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Commentary: We will not be broken

  • Published
  • By Charisse McNeal
  • Air Force Recruiting Service, 318th Recruiting Squadron Flight Administrator
Editor's Note: Charisse McNeal is an Air Force veteran who served as a medical technician then administration for over seven years in the late 1980s. She began working with Air Force Recruiting Service in Arlington, Va. in 2009.

On Sept. 11, 2001, as I poured my coffee and dressed my kid, read my newspaper and giggled with my co-workers, I wondered what would be my next travel destination. Little did I know that my world and my country would change that day and would never be the same again.

On that gorgeous Tuesday morning, I was working as an interline travel specialist for a major airline carrier, headquartered in Crystal City, Va., located along the Ronald Reagan National Airport flight line just blocks from the Pentagon. As a resident of Virginia, an employee in the Washington metro area and an American, I felt as empowered and as indomitable as the buildings which stood around me. The view out the far left of my office window stood the Capitol, down further erect and strong, the Lincoln Memorial, to the side is the Vietnam War Memorial and down a bit, the Korean Memorial. In the center of all of this is the WWII Memorial and to the side and down the hill, the White House. These institutions have protected us, nurtured us and taught us what it means to be an American and that home is where the heart is and this was our home ...good or bad. And at that moment in time it seemed that nothing could break us as a nation, nor harm us, and that no one person could change our future or our lives.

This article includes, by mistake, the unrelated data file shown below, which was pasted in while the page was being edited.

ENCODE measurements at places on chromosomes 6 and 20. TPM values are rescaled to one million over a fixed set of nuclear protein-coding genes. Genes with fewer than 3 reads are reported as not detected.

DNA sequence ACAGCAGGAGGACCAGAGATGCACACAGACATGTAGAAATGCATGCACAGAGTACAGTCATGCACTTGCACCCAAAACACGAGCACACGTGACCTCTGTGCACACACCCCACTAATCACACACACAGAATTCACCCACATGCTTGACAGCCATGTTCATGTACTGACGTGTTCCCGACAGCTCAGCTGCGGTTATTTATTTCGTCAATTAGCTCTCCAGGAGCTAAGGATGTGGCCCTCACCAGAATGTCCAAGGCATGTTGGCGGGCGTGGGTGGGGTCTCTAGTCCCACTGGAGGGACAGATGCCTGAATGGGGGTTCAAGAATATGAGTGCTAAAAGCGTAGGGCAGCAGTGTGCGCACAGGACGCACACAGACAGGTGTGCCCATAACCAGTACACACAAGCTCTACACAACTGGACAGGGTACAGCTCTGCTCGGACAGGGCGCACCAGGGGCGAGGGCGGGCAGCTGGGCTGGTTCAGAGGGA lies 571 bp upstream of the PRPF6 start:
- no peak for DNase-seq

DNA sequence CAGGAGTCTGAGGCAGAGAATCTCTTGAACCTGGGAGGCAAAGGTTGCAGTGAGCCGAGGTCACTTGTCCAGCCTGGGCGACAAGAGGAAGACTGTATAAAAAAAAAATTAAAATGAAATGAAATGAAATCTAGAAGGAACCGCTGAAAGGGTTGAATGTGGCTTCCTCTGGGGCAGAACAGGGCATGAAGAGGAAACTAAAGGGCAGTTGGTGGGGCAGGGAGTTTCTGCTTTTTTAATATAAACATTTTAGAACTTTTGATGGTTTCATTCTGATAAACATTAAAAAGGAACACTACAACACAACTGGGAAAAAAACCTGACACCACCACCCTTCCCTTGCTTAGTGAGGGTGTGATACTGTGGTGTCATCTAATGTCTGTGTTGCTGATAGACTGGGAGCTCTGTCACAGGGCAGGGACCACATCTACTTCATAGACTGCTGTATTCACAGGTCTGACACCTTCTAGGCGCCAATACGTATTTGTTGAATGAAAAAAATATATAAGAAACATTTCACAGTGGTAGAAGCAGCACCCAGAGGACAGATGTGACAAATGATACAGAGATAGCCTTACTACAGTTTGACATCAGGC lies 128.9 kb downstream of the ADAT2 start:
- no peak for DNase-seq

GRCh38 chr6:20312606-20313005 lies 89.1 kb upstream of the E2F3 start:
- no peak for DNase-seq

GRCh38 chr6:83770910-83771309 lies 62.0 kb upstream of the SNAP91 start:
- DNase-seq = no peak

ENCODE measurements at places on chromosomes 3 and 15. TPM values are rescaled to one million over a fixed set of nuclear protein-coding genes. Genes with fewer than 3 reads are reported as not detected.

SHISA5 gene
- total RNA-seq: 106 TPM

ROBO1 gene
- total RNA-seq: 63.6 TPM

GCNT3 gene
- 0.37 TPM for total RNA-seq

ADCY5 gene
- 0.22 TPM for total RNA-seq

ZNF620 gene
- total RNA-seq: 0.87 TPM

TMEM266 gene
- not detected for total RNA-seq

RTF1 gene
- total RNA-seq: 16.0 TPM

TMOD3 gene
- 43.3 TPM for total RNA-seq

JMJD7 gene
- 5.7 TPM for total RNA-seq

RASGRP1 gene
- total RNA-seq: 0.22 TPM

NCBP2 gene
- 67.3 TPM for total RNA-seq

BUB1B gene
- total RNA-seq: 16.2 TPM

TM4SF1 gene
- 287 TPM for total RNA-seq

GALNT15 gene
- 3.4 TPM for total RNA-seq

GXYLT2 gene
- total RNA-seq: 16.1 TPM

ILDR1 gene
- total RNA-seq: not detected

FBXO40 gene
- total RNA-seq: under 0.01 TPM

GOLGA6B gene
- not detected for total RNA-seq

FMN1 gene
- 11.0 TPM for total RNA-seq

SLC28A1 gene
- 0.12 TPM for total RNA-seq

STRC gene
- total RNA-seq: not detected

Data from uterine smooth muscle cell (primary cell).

As I stood in a hallway at work and watched on television the second plane hit the tower in New York and heard of the third plane to hit the Pentagon, I was literally incapacitated and uncertain of what to do. I wanted to comfort someone and tell them it would be "alright," but I was in such a state of disbelief that I couldn't conjure up the strength to pull words out. I was absolutely bewildered and motionless; and just remember thinking Americans were always the big guys in the fight. But we can't fight what we can't see, and we couldn't see anything in that instant. I was blinded and blindsided within those two and a half hours on that fall morning. It was as if we were all targets and there was nowhere any of us could hide. My co-workers and I all felt as if we were under attack. We didn't know where the next plane would hit so we all just stood very still and very calm. There was no one crying or screaming. We were outwardly professional and focused, wanting to know which planes were hijacked and if any were our airline's planes. Yet privately, I believe we were all in full and complete panic mode with thoughts of our family, future, career, country and jobs.

For weeks after, I cried sporadically as I watched the coverage on television. I watched the coverage of victims jumping out of the tower windows, families of the victims in the crashes, and coverage of the thousands of photos of the missing. I watched the gray skies of my home state of New York linger with concrete dust, blood and the body parts of my American citizens and was still in disbelief.

With so much pain in my heart and so much pride for my country I understood that we hadn't lost anything as a nation because as I continued to watch the television I saw ALL Americans -- of different races, creeds, nationalities, and genders -- helping each other. There was no end to the gallantry, sacrifice and perseverance as we supported the stranger next to us and each supporting the other. And as they would wipe the blood and soot off of their faces, I thought again that no one could break us as a nation.

I feel that the future generation of Airmen will have to become fearless because there are new threats and a new enemy at our door. We now live in a different world. I think that government and non-government civilians must do all we can to serve and to assist our Airman and our military as they protect us and our homeland, now more than ever before in our nation's history.

We are Americans.